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Although not the same as the wild pasqueflowers now blooming along the Mesa Trail, these fuzzy flowers unfurled in a Frasier garden. (Glenn Cushman / Courtesy photo)
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This continuation of our March “Small Wonders” column, is inspired by Barbara Kinsolver’s book of the same name. Finding wonder is one way to hold despair at bay.

In the old days — just a month ago? — we might have dismissed a common bird as “just a” house finch. Now we banish the phrase “just a” from our vocabulary as we remember Walt Whitman’s line, “a mouse is miracle enough,” and embrace even the commonplace miracles around us, such as…

This Canada goose gander perches atop cars while guarding a hidden nest. Soon, we hope, yellow fuzz-balls will toddle across the road to Thunderbird Lake. (Glenn Cushman / Courtesy photo)
  • Cassin’s finches with raspberry caps and pale pink breasts descending by the dozens on Boulder following the two big snowstorms in mid-April. One person counted 75 around their house, and at least 8 joined house finch flocks near Frazier. Even long-time birdwatchers are amazed at this unprecedented irruption and wonder… why?
  • Crows carrying sticks into a blue spruce for nesting. Watch for caucuses of crows flying east from the foothills where they roost to the grain fields in the eastern part of the county and then reversing direction in late afternoon.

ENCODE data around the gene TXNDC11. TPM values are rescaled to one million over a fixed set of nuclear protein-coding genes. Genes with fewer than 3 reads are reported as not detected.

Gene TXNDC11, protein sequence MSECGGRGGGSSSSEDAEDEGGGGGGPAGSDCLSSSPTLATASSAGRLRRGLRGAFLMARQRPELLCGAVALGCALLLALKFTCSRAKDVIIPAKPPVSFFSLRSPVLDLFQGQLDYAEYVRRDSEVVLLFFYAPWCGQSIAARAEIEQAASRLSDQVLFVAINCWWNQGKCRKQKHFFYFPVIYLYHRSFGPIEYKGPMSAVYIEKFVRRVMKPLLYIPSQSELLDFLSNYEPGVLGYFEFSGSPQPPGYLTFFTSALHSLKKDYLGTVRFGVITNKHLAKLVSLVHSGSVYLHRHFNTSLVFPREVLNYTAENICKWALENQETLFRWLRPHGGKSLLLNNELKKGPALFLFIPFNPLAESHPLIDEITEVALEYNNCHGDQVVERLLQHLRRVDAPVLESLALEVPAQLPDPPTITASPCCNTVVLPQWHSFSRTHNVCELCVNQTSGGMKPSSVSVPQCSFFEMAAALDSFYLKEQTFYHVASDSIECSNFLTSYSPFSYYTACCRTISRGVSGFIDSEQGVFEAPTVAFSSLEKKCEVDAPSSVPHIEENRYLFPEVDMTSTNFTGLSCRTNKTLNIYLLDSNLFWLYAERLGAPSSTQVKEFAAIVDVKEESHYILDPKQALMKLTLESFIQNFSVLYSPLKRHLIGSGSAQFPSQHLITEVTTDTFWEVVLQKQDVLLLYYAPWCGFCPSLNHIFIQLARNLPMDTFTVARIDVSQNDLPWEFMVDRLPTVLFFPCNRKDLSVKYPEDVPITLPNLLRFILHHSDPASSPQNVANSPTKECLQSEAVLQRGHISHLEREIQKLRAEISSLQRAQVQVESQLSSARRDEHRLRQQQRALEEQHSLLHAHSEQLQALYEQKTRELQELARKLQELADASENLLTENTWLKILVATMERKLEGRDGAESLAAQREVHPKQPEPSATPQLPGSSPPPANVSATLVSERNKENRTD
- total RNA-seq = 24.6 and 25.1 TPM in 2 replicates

• A gull flying overhead. The late Wes Sears, a genial and beloved environmentalist, once said, “There is nothing more beautiful than a white gull against a deep blue sky.”
  • Pasqueflowers unfurling lavender cups with clusters of bright yellow stamens in the center. Pasqueflowers, spring beauties, Nuttall’s violets, and sand lilies are blooming now along foothills trails. We were thrilled to discover similar pasqueflowers in a garden at Frasier. Thanks to all those who plant gardens for passersby to enjoy!
  • A great blue heron flying over Thunderbird Lake as a full moon rose at sunset. Look for nesting colonies of herons on Crane Hollow Road and at Sawhill Ponds.
  • Canada geese landing like water skiers on a pond — stretching one wing and one leg simultaneously in a long, luxurious stretch like yoga instructors, then going into a contortionist’s pose, bending their neck all the way back to preen — males lowering their heads and charging at a rival, then returning to their mate bobbing their heads and honking in triumph.
  • Trees and shrubs budding, then leafing out, then flowering. We watch for day-to-day changes, trying for identifications. What was a mystery tree a few weeks ago is now a crabapple, whose buds unfortunately froze in the record-breaking temperature of 11 degrees.
  • Painted lady butterflies began arriving all over the county the first week of April. Sometimes we see huge irruptions of this orange, black, and white butterfly, the most widespread butterfly in the world, so be on the lookout! Their journey, not as famous as that of monarch butterflies, brings them up from southern California and Mexico. Butterfly expert Jan Chu says they probably found niches and nooks to survive the cold weather.
  • One of the great wonders is people reaching out to help each other. Thanks to Cultivate.ngo whose volunteers go grocery shopping for those who cannot get out and to friends who make us laugh and hold us in virtual hugs.

Ruth Carol and Glenn Cushman are the authors of Boulder Hiking Trails, 5 th ed., published by West Margin Press

Painted lady butterflies look fragile but have survived a long, hazardous journey to arrive in Boulder. This one is warming up on a gravel path. (Glenn Cushman / Courtesy photo)

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